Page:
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English 27: Writing Poetry II
Professor Daniel Hall (Fall 2009)The class was introduced to ways of understanding the visual vocabulary of paintings, and each student chose a work of art as inspiration for an ekphrasis poem.
Landscape, Composition, Afternoon
Arranged between a stream and missing sun,
Ahead of forests’ crowded depths concealed,
The sun’s extended reach of lighted truth,
The clouded sky’s infinity above,
The core, collective beauty of the earth,
Composed green, yellow, blue in perfect thirds,
stands nature’s brace,
The only piece that’s vital for it all.
Alone, relaxed this sacred figure leans,
Still strong, and posed. Its portrait overwhelms
The humble presence simply herding cows
And sheep now tame, an afterthought behind,
Made soft by what could only be divine.
—Clay Andrews ‘13
The molecular content
wild in a playtime frenzy,
nipping at your heels.
Hug the wife,
shake hands with your growing boy.
Ever the business affair.
Noble eyes search geological pastimes,
illusory quakes and folding pressures pushed
long and slow
by an invisible source.
Whatever the name, it eludes you so,
as does your mothers crumpled form
as she waits for a forehead kiss
in the silent
—Ben Babbott ‘10E
Beginning of a Stormy Day, By Charles Henry Eaton
What’s this? They’ve mucked the title up.
Alone, intrepid, muscle and musket,
—Kurt Bennett ‘11
He pushed himself to stand above the ash,
his body burning, figure etched in red,
startlingly raw, vivid, firm against
the smear of sky through clouds of rising smoke.
Alone, he is the sole surviving member
of sixteen smoke jumpers who parachuted
down to fight a small wildfire which exploded
into fury, leaving the forest in embers
of glowing sticks and bodies. Only he
succumbed to some mad instinct to fight
the fire with fire. He built an ashen circle,
lay down in blackened grass, and didn’t flee
—though why, he couldn’t say. But he lives, still,
to stand, to feel like some small miracle,
anticipating the bodies of his friends,
seared flesh just further down the flaming hill.
From even farther, miles away, the scene
Escapes its inner turmoil to become
A smaller frame which longs to blur with clouds,
A smudge of red on Mannocci’s pared-down palette.
—Diana Cao ‘12
Avocados from Cabo
a void in
don’t you know
Spurred too much bravado
cados, sublime avoca
dos!” Frightened, the fruit fled
to New York, far far away,
where they safely reside, though rather gray.
—Taylor Friedlander ‘10E
In a room there is a bowl of peaches
waiting to be eaten. They almost spill
over where two melons decorate the table;
too tough to pierce with the butter knife below.
So the pleasures of life assemble, stacked
in imposed elevation, clear and succulent
among the heaviness around them. So sweet,
yet so easily cut, we save them for other days
in hope that there will be time to fully
absorb their ephemeral joy. All around,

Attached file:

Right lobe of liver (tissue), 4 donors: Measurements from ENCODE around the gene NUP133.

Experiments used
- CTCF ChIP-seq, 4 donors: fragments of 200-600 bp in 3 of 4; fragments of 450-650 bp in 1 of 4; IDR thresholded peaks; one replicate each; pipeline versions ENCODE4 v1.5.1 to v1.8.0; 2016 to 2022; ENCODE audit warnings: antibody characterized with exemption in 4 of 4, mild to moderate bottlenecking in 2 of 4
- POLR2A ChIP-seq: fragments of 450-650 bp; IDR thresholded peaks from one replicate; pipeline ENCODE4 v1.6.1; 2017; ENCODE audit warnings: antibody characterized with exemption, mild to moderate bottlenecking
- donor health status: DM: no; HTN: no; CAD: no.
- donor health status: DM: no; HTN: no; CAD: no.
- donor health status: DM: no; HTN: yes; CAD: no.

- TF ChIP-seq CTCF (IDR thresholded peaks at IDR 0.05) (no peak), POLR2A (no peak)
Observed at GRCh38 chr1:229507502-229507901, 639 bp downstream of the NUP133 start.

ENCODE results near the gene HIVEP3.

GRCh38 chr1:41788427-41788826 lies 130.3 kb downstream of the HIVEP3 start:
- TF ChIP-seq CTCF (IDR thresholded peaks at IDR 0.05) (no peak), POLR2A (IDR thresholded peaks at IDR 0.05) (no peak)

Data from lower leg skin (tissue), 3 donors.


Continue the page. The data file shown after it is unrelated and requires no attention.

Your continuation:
the difficult moments leave a shadow
large enough to sleep in.
Do I dare to eat a peach? I cannot stomach
the melons. What remains is a life stilled—
inaction leaves a clean napkin. Solitude
is a room of fruit untouched, uneaten.
—Shane Johnson ‘12E
A gypsy girl,
bent at the hips—
a question-mark curl,
a suggestive twist.
The transparency of
silk against her figure—
a delicate touch,
a fanatical trigger.
The fire in her lips brings
shame to her cheeks—
an icon of sex,
a damsel gone weak.
Light on her feet,
see her stance—
a warrior in combat,
a vixen in romance.
Spurts of color against
layers of bleakness—
She’s every woman’s power,
every man’s weakness.
—Ashley Miranda ‘12
Femme en Barque
The painter builds a moment over time
But all the while there is only the image
Stopped among the traffic of the passing
Presents, a gift of vision for the ages.
The woman reading drawn by Sargent's hand
Draws me, too, but who was first? The order
Flattens within a single oily plane
Where the reader beholds another's thoughts
And looking upon seeing at least
Four visions to play in the same exchange.
The multitude of marks point together,
And nature itself bends to see as well,
That place or moment, outside space and time,
In which the call of looking is answered.
Some write, some read, others paint but all see
The beauty between us that stops the world.
—Darryl Weimer ‘11E
must be more to this
portrait, past its grays,
greens and pinks, in Mary’s
half-smile of a stare.
happy enough, jewelry
in her hair, worn subtly,
showing her wealth, but modestly.
Underneath this pleasantry, though, lurks
ominous. Why is her bouquet
wilting? Prominently on display,
it seems to convey
that this is a changing
in Mary’s life, as she
poses amidst symbols of death: the
overgrown, browning shrubbery,
and in back, one rogue vine
to overtake the entire
scene, its rising higher
contrasting with Mary’s finger—
to impending old age, demise…
but she is at ease. Her eyes
exude confidence (it’s a disguise).
The threat of death is poignant.
—David Zheultin ‘11
Lightning rips rings from a bracing tree,
And across the path, rock outcroppings
Bear down on the horse-run carriage
For fear that the whole smoky world might cave.
Though this twisted sight craves order,
You couldn’t stop these forces with mortar.
Spooked horses, dragging men, tear away
From their bridle-hooked sources
To escape the encroaching forest, mountain,
And storm. And here the paint is confused:
Hectic nature argues with itself, perfectly
Drawn, while man and wood and beast
Blur with the concentrated energy
Of a landscape gone mad. It’s sad.
So it goes, I suppose. The wagon wood
Vibrates, and the horses have had enough.
They’re off dashing. Lightning keeps crashing.
A hazy mountain resists lazily
The clouds that spit electricity
From transitory clear-sky gashes.
But isn’t that how it goes? Only when
The skies part does anything shockingly
Bad happen. And all is calm, mockingly,
As your horses gallop, for salvation sent.
—Andrew Zolot ‘11